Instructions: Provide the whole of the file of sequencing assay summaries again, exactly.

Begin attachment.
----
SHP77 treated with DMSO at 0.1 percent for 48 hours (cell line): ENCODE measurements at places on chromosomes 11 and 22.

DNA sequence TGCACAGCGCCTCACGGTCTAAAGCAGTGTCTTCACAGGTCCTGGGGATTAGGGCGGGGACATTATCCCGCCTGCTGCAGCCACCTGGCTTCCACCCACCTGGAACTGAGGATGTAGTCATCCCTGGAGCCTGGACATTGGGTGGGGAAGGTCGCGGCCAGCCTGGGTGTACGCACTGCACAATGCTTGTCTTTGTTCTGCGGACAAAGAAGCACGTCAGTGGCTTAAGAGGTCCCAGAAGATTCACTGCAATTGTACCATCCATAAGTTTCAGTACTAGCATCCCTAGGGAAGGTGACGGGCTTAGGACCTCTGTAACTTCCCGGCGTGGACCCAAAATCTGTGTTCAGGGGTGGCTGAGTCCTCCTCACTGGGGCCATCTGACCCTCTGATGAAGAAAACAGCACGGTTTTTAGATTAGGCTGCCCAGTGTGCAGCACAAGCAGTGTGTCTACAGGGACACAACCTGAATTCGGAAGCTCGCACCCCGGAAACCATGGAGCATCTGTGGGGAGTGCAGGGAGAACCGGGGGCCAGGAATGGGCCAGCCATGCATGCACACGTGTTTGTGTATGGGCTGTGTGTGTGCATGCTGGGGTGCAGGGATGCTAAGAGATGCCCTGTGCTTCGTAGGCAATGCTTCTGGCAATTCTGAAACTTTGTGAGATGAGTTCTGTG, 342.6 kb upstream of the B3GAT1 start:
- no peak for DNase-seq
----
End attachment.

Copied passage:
SHP77 treated with DMSO at 0.1 percent for 48 hours (cell line): ENCODE measurements at places on chromosomes 11 and 22.

DNA sequence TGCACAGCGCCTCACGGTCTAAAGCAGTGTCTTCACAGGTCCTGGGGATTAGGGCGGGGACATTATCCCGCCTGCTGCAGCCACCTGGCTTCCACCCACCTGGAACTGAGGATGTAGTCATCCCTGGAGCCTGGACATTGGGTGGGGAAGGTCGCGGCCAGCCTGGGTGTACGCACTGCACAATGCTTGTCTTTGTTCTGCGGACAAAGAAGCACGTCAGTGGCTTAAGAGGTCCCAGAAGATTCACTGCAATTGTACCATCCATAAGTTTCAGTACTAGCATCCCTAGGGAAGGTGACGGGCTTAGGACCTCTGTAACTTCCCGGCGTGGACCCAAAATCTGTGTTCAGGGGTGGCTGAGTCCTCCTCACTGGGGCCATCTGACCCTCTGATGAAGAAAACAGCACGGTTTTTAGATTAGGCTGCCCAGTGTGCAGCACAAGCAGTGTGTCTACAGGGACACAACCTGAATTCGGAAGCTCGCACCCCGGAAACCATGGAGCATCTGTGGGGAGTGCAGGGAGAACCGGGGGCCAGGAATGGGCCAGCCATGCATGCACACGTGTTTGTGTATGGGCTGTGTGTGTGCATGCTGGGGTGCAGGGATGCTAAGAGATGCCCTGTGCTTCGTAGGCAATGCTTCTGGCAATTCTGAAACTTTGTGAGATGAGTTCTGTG, 342.6 kb upstream of the B3GAT1 start:
- no peak for DNase-seq